6.17 The recommended actions at mill structures are shown in Table 9. At a number of sites there is no mill building and removal of water level control structures would be the desired course of action. However, often there are multiple channels at a mill site and it is likely that some hydraulic controls would be needed to maintain a split of flows to all channels. These would probably take the form of a fixed crest and a natural chute that would allow the passage of fish and woody debris. At locations where the water level control structures are part of the historic mill building, there is often a variety of passageways and the best way to lower levels will need to be identified using more detailed survey. Initial action can be taken at low cost by merely adjusting operating levels using the available gates and stop boards. The reduction in head that could be achieved at a typical dry weather flow is also summarised in Table 9. The estimated maximum reduction in backwater length through changing the operational level of the sluices (that is, without the need for major engineering works) is 18km. This would reduce the length of the River Wensum SSSI affected by backwater from mills from 67% to 40%. To achieve this it would be necessary to ensure that no channels downstream of gates or fixed weirs are affected, but this could be a cost effective start to the Wensum restoration.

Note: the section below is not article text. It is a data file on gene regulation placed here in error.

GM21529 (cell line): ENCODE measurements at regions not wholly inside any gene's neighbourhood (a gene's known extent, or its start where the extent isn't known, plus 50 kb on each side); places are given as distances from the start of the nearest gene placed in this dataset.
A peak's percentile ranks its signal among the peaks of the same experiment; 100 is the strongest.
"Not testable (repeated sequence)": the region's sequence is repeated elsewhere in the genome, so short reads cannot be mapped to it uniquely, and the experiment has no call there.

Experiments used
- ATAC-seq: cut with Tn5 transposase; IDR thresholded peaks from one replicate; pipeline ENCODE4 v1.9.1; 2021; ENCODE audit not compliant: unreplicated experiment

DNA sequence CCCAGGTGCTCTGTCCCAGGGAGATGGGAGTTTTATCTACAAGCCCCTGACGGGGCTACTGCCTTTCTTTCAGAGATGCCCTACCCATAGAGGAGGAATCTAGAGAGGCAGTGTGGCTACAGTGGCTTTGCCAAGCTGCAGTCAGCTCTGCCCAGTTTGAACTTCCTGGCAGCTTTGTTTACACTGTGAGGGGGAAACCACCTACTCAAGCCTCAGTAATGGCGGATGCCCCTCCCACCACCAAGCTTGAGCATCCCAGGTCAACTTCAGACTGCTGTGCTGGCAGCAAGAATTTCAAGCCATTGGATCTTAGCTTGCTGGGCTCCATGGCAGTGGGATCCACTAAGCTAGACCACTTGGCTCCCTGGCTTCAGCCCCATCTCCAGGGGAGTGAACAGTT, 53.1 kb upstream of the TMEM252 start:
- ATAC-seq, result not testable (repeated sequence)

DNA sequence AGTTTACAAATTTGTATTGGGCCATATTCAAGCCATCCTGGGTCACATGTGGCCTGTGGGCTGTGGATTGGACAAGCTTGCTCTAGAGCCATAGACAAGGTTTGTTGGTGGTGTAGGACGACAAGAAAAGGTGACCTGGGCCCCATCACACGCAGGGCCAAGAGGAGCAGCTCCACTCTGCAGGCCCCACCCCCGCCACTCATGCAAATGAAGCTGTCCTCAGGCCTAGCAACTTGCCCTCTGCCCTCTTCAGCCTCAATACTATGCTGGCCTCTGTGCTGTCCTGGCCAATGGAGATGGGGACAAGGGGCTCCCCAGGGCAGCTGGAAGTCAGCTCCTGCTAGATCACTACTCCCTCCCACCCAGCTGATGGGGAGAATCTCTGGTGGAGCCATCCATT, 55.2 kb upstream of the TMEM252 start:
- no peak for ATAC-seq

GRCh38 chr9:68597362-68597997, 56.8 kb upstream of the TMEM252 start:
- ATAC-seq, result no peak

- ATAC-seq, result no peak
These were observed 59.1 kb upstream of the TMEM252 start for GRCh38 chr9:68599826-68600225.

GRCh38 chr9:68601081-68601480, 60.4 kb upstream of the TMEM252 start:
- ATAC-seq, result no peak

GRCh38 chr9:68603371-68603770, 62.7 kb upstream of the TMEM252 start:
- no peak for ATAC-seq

6.18 It is likely that at some locations, where the channel course has been altered and the mill channel is significantly higher than the natural channel, the main flow could be diverted upstream of the current mill location. Maintaining some flow to the original mill weir is likely to be preferable for aesthetic and heritage reasons, so by-passing is likely to be required in conjunction with lowering of the mill weir. Sites where such a solution is envisaged are at Great Ryburgh and Lyng.
6.19 The control structures at Costessey, Swanton Morley and Fakenham are used for flow gauging by the Environment Agency. Lowering these weirs may mean that the existing gauging arrangements will need to be replaced by other methods, such as ultrasonic techniques. The weir on the main channel at Swanton Morley has a two stage drop and a significant reduction in water level could be achieved there without affecting flow gauging through the bridge.